Daksha yajna

7.1. The performance of the magnificent and most elaborate Brahaspathi – savana – yajna by Daksha Prajapathi must have been a highly significant event in the very ancient past. The Daksha story became a ground for fertile epic imagination. Countless versions of the event were described elaborately in various Puranas, epics and folk legends; each version, of course, bending the event to champion its own pet theme.

By all accounts, ‘Daksha’s sacrifice’ shook the old world and brought in a new world order. Shorn of prejudices and rhetoric, the legend indicates that Rudra-Shiva an unorthodox god stormed his way into the world of established order, secured there a prominent undisputed status among all gods and claimed a fair share of esteem and oblations that were due to him. It also amply demonstrates the futility and irrelevance of mere scriptural learning, rituals and sacrifices; and upholds the way of right-understanding as the means to liberation from all sorrows.

7.2. But the germ of the story seems to be in the Taittiriya Samhita(2.6.8) , where the gods, excluded Rudra from a sacrifice; and he pierced the sacrifice with an arrow; thereafter a ‘well offered yajna (svista)’ was submitted to Rudra. Gopatha Brahmana too carries a similar story where Prajapathi deprived Rudra of his share in the Yajna; then Rudra pierced the Yajna (prasitra) and gained his share. In these brief references, there is no mention of Daksha by name; and Rudra gains his share of the Yajna by force. There, of course, is no Virabhadra.

7.3. There is another reference to Shiva and Daksha in Ramayana. The King Janaka describes the great bow Shiva Dhanus as the one wielded by Shiva when he threatened to destroy Daksha’s Yajna    because Devas had not offered Shiva a portion of the oblations. In this version of the legend also there is no mention of Rudra commissioning Virabhadra, or anyone else, to destroy the sacrifice or put the gods to flight. He is simply said to wound the gods with his bow.

8.1. All these references indicate that Shiva ( it is not clear if he was the same as the Rudra of the Rig Veda) who perhaps was  at the periphery was determined to break into the world of Vedic rituals , to be recognized as one of the major gods and to secure a fair portion of the Yajna because of the esteem associated with it.

8.2. The later epic –poets strung together these references; and spun amazingly elaborate and divergent tales around Shiva – Daksha Prajapathi conflict. The various Puranas were structured, basically, in two levels. One, Daksha and Shiva were projected as two opposite poles in the society; Daksha representing the establishment and Shiva the anti – establishment and everything that Daksha hated.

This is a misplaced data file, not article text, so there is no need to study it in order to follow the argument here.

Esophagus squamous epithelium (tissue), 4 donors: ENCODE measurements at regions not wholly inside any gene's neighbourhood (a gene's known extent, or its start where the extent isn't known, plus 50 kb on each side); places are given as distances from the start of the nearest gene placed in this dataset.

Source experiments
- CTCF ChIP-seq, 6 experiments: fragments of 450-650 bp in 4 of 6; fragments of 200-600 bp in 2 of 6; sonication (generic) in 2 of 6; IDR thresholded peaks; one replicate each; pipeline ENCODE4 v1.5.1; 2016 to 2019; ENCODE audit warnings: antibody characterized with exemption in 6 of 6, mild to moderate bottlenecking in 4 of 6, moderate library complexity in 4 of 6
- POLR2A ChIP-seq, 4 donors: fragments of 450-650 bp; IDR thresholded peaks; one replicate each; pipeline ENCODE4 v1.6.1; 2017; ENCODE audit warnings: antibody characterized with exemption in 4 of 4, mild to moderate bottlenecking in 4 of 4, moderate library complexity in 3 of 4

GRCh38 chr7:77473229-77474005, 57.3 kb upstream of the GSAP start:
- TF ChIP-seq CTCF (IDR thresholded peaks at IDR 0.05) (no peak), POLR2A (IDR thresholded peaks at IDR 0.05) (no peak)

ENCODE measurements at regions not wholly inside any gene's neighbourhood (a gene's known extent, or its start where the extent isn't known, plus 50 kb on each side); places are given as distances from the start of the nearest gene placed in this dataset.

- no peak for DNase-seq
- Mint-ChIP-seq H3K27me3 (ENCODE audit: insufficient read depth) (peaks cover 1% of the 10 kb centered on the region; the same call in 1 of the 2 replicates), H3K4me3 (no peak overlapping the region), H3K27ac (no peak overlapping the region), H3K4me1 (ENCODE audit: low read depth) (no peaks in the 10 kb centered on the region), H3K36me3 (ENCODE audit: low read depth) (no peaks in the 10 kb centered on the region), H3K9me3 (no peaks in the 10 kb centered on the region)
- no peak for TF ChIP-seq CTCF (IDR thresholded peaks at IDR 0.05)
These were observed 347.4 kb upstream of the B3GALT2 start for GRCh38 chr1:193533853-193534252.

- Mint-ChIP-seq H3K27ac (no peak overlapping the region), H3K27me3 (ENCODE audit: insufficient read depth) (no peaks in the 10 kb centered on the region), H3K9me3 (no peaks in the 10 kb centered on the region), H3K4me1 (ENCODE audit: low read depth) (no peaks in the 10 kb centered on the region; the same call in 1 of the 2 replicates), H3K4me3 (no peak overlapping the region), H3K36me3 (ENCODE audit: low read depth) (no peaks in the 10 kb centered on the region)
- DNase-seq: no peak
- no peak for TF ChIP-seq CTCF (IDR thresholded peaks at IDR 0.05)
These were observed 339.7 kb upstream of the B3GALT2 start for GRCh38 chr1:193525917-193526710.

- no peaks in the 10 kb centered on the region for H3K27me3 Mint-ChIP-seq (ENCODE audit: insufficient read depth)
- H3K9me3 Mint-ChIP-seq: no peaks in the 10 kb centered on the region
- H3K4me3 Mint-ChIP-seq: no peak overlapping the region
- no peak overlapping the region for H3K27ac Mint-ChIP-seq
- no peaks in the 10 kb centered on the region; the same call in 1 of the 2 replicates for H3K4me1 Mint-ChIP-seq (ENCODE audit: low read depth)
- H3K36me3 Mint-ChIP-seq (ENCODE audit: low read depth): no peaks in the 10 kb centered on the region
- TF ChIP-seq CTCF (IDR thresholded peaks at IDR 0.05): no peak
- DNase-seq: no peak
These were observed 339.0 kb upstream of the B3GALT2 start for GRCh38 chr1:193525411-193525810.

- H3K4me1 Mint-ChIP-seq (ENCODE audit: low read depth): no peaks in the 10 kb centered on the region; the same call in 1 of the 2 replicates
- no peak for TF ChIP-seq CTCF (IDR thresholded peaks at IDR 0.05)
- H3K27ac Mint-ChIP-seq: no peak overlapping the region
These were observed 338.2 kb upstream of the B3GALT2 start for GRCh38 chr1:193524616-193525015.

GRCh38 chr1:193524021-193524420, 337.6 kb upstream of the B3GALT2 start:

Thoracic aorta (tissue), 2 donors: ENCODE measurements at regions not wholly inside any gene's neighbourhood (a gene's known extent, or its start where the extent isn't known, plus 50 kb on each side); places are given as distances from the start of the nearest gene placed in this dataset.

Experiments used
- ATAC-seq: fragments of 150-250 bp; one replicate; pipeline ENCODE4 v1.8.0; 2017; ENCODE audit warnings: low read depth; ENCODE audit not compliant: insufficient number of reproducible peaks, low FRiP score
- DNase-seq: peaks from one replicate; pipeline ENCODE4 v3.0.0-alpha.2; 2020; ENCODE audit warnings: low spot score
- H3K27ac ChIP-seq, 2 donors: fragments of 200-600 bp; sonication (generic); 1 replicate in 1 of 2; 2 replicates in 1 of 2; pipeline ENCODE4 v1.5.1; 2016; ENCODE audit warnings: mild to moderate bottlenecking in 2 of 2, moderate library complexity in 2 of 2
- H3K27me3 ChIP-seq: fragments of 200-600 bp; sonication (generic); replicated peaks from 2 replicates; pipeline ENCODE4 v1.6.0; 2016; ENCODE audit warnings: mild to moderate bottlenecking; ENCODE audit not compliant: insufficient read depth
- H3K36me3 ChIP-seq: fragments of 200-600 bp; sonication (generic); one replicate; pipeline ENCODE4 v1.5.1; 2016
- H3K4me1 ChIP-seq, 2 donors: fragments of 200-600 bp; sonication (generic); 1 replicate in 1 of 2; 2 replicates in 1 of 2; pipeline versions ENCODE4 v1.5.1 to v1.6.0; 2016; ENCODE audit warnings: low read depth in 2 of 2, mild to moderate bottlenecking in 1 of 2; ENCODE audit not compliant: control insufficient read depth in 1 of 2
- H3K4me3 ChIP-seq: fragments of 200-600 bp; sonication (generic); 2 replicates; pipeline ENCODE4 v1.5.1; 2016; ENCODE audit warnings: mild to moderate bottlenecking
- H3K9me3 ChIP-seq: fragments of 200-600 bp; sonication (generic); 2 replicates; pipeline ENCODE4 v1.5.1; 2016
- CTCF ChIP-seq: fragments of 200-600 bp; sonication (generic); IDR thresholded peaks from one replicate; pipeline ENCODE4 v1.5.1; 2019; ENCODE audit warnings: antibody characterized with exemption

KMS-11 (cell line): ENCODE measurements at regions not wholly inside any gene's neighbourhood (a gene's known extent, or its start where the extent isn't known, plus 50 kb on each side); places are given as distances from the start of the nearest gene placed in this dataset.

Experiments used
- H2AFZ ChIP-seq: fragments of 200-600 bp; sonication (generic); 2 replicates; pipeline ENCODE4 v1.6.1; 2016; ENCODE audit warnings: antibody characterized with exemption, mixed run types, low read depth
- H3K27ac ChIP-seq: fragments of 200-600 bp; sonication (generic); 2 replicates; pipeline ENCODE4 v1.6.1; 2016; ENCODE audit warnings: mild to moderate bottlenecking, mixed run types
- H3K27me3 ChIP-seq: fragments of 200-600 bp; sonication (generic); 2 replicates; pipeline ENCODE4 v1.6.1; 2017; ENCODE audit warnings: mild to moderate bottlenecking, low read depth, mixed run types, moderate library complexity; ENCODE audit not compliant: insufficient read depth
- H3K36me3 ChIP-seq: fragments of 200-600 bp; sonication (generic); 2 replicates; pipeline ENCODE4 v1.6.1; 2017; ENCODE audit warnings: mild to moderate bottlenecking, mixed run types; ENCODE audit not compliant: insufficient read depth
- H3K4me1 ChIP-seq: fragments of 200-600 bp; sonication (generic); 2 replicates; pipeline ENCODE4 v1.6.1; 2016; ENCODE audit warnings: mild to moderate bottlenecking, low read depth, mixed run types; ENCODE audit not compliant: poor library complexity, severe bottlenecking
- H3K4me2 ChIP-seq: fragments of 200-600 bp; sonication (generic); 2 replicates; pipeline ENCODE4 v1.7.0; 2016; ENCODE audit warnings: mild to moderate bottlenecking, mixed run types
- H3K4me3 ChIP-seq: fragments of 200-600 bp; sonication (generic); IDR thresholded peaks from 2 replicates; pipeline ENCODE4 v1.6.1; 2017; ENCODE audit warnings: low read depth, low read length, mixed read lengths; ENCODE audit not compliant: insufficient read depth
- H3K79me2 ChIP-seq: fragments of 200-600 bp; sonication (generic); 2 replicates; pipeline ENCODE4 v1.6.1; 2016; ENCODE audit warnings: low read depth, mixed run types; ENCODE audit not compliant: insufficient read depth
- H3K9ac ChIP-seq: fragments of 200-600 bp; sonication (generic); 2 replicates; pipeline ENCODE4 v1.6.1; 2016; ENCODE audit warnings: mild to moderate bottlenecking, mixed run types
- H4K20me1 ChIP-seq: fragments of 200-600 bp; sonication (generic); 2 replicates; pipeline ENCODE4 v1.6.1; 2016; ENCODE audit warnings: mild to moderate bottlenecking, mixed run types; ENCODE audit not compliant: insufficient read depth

Uma the Devi was the gracious link of love that connected the two opposing worlds.

The other was the determination of the Devas to continue to keep Shiva out of the Vedic fold and to refuse him recognition within its orthodox framework by denying him a share of the Yajna; and Shiva’s repeated, determined and forceful efforts to secure the esteem which he thought was due to him. He does eventually succeed not merely in gaining acceptance but also in becoming the premier god in the Vedic pantheon revered with fair share of the Yajna oblations. Along with that, the Pashupathas stood to gain some   recognition within the Vedic fold, though it was conceded very reluctantly.

8.3. In addition, two other minor themes run through the narrations: One is the element of Shiva –Vishnu rivalry; and the other is the efforts of the Shaktha cult to use the events at Daksha-yajna in order to relate the origins of its Shakthi peethas and to base its legends.

8.4. There is however a dichotomy in these narrations; and it is not adequately explained. The followers of Shiva, mainly the Pashupathas, did not seem to have faith or respect for the Vedic rituals and their efficacy. Yet, they fight very hard, even by violence, to secure their leader a fair share in the Yajna and to see him established in the hierarchy of the Devas. And, eventually they agreed to become a part of the very Yajna which they set out to destroy.